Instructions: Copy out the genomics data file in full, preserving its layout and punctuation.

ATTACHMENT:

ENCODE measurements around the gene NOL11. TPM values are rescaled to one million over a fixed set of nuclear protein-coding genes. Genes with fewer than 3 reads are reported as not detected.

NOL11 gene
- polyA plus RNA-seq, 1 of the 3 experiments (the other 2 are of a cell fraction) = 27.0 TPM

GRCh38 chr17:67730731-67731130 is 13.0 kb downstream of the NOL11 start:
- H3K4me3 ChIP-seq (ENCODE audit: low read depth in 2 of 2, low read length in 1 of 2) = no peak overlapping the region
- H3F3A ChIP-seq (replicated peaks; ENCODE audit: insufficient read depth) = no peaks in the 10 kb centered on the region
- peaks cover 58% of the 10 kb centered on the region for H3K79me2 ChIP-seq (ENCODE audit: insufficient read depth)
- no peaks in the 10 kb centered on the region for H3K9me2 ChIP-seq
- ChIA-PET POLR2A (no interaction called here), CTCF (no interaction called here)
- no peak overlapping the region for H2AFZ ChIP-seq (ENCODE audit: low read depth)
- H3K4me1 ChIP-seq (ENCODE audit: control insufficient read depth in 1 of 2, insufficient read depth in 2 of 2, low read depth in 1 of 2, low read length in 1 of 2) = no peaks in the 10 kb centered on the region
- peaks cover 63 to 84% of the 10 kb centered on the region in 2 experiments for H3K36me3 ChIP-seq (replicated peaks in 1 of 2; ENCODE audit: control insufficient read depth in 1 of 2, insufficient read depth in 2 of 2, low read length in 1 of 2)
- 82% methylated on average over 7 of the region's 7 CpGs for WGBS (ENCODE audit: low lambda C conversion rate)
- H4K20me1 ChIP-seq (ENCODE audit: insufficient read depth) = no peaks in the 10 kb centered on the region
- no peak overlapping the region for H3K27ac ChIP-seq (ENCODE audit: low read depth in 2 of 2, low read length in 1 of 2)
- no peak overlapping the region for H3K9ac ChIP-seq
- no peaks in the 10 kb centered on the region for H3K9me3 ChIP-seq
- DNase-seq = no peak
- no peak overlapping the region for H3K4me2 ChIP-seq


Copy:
ENCODE measurements around the gene NOL11. TPM values are rescaled to one million over a fixed set of nuclear protein-coding genes. Genes with fewer than 3 reads are reported as not detected.

NOL11 gene
- polyA plus RNA-seq, 1 of the 3 experiments (the other 2 are of a cell fraction) = 27.0 TPM

GRCh38 chr17:67730731-67731130 is 13.0 kb downstream of the NOL11 start:
- H3K4me3 ChIP-seq (ENCODE audit: low read depth in 2 of 2, low read length in 1 of 2) = no peak overlapping the region
- H3F3A ChIP-seq (replicated peaks; ENCODE audit: insufficient read depth) = no peaks in the 10 kb centered on the region
- peaks cover 58% of the 10 kb centered on the region for H3K79me2 ChIP-seq (ENCODE audit: insufficient read depth)
- no peaks in the 10 kb centered on the region for H3K9me2 ChIP-seq
- ChIA-PET POLR2A (no interaction called here), CTCF (no interaction called here)
- no peak overlapping the region for H2AFZ ChIP-seq (ENCODE audit: low read depth)
- H3K4me1 ChIP-seq (ENCODE audit: control insufficient read depth in 1 of 2, insufficient read depth in 2 of 2, low read depth in 1 of 2, low read length in 1 of 2) = no peaks in the 10 kb centered on the region
- peaks cover 63 to 84% of the 10 kb centered on the region in 2 experiments for H3K36me3 ChIP-seq (replicated peaks in 1 of 2; ENCODE audit: control insufficient read depth in 1 of 2, insufficient read depth in 2 of 2, low read length in 1 of 2)
- 82% methylated on average over 7 of the region's 7 CpGs for WGBS (ENCODE audit: low lambda C conversion rate)
- H4K20me1 ChIP-seq (ENCODE audit: insufficient read depth) = no peaks in the 10 kb centered on the region
- no peak overlapping the region for H3K27ac ChIP-seq (ENCODE audit: low read depth in 2 of 2, low read length in 1 of 2)
- no peak overlapping the region for H3K9ac ChIP-seq
- no peaks in the 10 kb centered on the region for H3K9me3 ChIP-seq
- DNase-seq = no peak
- no peak overlapping the region for H3K4me2 ChIP-seq